To teach you about design systems, we’ll use examples from organisations like:
Finally, we’ll dive into the unique atomic take on the traditional design system that we prefer at NerdCow.
Crudely speaking, a design system is a set of rules for digital content creation.
But what kind of rules are they? Who makes these rules?
First, to avoid unnecessary exits to Wikipedia here is the full definition of a design system:
A design system is a set of standards widely accepted by an organisation to efficiently manage design at a scale while creating a shared language and visual consistency across different pages and channels
In other words, it makes everyone understand what things should look like and sound like when produced by and for your organisation.
What are the traps?
It seems to be a tendency to betray the design system when faced with time pressure or what looks like a one-off project. We saw a couple of companies fall for it, so it’s only fair I warn you. It’s not a wise longterm strategy. It’s incredibly inefficient, considering that a design system requires tending to.
Creating and maintaining a design system requires a dedication. The design system constantly evolves, just like your business. Additionally, you need to train people how to use it. Taking shortcuts with your design system wastes all that effort.
There are two essential parts to a design system:
The design system goes beyond the scope of aesthetics. In the examples at the end of this article, you will see sections such as the brand foundations, product guidelines, and marketing guidelines. You might not have a need or resources to build these up at once. It takes time, so don’t be too hard on yourself. Baby steps, remember!
Usually, we divide the design repository into three categories:
While these categories are intertwined, I would pick the component libraries as a starting point.
Primarily for the reason of getting things done in the shortest time possible. Once you build individual components, you can put them to good use and accelerate your business growth.
A tool is only as good as the hands that wield it. It takes time, effort and purpose to continually maintain a design system and to make sure it doesn’t become outdated. From my experience, you need at least one designer and one developer to write guidelines, create visual examples and provide code snippets.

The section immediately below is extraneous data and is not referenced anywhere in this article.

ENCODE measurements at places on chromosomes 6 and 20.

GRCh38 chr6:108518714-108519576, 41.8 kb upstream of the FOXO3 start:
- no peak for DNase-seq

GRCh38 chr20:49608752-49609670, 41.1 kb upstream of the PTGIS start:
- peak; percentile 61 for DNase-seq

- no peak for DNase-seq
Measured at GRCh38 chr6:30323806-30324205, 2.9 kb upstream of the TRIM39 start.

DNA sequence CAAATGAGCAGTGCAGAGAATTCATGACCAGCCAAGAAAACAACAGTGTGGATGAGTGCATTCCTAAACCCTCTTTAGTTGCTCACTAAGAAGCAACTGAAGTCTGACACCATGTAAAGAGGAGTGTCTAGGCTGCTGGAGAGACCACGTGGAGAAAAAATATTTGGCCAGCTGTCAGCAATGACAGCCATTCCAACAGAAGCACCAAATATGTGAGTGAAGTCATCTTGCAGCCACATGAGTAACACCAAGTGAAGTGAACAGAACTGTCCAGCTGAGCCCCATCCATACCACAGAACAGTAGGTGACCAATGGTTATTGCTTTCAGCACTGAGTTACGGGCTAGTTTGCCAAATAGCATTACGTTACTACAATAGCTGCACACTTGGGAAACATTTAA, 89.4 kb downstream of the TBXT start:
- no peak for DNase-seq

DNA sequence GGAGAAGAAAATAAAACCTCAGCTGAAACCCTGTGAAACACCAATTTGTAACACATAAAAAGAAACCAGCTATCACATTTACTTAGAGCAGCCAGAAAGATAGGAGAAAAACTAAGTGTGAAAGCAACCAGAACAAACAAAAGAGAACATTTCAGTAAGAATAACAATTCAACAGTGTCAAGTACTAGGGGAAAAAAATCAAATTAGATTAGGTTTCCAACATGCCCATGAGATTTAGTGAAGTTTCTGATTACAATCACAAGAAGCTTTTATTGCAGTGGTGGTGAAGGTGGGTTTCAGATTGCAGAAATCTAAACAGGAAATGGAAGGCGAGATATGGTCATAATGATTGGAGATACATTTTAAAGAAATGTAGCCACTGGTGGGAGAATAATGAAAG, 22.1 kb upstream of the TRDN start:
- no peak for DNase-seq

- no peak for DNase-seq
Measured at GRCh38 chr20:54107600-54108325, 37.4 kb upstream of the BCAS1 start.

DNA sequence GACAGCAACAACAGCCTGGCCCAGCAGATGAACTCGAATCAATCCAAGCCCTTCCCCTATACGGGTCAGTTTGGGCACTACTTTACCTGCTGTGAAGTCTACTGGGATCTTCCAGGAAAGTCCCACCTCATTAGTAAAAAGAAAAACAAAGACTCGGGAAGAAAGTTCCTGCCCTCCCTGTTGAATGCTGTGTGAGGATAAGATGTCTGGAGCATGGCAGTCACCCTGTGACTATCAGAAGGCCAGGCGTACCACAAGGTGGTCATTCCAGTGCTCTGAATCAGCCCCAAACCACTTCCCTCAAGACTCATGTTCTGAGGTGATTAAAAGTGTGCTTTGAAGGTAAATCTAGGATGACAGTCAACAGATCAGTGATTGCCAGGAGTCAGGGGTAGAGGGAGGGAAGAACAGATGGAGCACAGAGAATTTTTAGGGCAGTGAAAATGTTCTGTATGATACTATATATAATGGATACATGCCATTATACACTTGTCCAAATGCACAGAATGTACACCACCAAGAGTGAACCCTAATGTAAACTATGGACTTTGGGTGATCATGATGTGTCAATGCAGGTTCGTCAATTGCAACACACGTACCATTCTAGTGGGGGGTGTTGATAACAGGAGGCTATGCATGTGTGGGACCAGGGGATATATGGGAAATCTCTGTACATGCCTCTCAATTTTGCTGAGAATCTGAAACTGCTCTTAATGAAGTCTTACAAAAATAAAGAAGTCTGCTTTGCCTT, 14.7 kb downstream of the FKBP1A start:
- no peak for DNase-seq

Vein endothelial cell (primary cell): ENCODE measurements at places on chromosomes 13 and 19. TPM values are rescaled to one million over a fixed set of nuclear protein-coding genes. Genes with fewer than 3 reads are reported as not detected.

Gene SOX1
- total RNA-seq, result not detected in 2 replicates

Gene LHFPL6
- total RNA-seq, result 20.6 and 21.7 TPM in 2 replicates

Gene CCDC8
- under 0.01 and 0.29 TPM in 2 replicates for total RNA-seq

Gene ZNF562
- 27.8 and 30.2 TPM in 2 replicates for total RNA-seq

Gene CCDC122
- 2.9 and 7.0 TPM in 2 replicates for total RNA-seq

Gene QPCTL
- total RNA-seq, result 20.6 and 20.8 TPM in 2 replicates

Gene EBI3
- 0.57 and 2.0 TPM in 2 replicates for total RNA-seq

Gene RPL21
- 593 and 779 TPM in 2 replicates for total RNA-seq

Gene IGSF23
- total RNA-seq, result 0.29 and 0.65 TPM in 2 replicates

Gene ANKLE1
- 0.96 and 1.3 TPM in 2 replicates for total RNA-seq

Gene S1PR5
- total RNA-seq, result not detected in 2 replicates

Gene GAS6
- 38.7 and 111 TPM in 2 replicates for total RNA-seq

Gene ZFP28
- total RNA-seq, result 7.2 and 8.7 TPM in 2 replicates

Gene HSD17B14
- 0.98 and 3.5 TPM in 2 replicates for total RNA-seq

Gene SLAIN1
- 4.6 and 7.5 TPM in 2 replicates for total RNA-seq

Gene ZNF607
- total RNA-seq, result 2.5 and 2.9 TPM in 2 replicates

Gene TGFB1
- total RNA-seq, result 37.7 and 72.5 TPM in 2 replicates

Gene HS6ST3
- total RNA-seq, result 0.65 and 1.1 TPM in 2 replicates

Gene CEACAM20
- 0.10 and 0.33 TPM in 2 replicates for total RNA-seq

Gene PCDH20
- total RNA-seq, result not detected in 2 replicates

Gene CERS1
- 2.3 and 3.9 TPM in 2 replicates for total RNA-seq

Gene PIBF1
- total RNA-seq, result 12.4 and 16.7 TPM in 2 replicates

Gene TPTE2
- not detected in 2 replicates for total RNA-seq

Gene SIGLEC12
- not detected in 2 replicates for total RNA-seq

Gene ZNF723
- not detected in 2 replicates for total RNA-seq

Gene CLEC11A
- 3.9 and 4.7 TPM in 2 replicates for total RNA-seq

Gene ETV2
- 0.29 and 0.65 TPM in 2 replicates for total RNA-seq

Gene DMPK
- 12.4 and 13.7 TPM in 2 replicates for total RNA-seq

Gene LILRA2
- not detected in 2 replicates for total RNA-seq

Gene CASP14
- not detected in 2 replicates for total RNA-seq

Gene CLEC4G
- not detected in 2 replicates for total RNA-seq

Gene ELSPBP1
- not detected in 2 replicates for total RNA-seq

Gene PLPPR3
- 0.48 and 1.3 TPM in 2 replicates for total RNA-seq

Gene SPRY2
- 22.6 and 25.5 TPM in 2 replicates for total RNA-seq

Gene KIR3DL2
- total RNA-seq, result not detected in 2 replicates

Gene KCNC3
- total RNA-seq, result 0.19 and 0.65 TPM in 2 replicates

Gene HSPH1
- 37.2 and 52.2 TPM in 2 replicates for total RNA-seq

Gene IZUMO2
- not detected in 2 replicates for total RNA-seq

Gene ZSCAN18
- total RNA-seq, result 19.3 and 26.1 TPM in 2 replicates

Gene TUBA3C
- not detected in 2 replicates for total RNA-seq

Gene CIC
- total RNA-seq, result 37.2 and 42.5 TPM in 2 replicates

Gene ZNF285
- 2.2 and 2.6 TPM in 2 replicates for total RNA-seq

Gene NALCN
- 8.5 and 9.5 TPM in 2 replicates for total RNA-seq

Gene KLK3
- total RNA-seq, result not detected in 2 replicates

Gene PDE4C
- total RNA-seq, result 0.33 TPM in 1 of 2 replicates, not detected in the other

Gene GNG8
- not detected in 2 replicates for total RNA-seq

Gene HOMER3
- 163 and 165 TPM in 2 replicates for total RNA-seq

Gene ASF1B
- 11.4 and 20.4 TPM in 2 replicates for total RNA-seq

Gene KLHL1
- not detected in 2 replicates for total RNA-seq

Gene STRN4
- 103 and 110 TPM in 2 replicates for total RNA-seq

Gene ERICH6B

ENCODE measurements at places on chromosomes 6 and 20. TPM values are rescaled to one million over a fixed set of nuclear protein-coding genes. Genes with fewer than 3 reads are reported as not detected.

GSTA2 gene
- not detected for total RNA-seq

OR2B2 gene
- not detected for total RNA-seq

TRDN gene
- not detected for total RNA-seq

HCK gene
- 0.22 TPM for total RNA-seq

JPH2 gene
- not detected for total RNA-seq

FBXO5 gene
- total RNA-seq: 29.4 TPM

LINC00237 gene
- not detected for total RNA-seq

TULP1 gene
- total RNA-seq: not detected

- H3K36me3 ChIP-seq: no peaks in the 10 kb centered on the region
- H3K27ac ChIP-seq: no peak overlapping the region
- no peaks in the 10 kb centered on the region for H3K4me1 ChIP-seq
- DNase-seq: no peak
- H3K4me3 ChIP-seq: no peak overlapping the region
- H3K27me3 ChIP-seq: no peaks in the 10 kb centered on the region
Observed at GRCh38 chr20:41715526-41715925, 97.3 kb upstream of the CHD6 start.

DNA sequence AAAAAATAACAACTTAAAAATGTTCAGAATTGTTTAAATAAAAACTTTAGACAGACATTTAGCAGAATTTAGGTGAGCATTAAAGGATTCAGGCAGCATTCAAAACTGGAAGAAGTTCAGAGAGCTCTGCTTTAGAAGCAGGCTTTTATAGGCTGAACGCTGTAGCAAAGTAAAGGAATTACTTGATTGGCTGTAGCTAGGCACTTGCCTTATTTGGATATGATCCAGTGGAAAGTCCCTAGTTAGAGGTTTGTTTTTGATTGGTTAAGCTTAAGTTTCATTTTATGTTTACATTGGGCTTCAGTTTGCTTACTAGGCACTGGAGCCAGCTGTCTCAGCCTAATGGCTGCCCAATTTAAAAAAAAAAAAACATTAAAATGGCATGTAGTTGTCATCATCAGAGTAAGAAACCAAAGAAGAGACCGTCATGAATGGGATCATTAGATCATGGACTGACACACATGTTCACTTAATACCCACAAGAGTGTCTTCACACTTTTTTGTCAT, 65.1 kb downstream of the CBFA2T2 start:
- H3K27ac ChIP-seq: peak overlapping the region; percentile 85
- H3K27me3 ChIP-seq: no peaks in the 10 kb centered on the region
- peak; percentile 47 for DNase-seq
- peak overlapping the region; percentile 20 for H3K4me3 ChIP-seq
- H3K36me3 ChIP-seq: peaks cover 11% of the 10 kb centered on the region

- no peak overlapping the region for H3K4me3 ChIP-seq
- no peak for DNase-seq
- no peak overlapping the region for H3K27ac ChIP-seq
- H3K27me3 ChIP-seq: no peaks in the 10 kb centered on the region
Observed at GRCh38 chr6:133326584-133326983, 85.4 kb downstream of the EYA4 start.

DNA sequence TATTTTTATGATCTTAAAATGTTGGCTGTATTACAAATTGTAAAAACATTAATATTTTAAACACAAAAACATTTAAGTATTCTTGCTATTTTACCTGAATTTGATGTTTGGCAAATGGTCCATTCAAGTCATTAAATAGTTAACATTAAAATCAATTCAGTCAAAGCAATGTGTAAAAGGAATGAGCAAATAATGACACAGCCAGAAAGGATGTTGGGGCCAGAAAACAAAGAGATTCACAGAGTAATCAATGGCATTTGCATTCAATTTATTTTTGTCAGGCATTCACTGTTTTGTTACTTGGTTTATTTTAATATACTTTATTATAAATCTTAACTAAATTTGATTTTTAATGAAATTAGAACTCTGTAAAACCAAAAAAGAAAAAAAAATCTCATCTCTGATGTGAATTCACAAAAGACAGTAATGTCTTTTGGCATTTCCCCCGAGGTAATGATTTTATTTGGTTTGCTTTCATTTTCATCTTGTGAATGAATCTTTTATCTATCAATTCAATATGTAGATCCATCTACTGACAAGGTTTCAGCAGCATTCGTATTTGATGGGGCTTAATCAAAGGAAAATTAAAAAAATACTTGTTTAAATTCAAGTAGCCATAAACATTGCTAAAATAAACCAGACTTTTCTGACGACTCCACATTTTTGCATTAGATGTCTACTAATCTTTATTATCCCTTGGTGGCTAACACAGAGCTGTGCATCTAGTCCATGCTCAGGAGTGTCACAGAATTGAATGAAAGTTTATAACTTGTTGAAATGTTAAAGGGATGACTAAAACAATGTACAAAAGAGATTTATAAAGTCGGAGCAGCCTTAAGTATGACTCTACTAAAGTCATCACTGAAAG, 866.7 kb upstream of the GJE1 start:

You could have assumed by now that design systems are the domain of rather larger organisations. Perhaps you are right. They truly shine when applied to more complex scenarios.
However, I am of an opinion that we can cherry-pick useful parts, and thus keep their scope to the minimum. That alone significantly reduces the required resources to manage them.
Take websites as an example. They are rather straightforward tools in comparison to the capabilities of the modern software engineering
world. In fact, it’s not uncommon to classify them as marketing tools rather than software applications.
For these reasons, we simplified the typical design system by taking out sections that we don’t need and introducing a new naming
If you remember the contents of a typical design system you will remember the components and patterns, and their meaning. We took a more scientific approach and replaced both terms with the following categories:
We take it even further and glue organisms together to build interface templates such as page headers or navigations for different screen sizes.
The last reason why we do this is to fit the designing process into the agile development approach. You can only be agile if everyone in the company follows the method. We call it “agile web design” 😎.
Originally published Jan 27, 2024 2:59:33 PM, updated January 27 2024.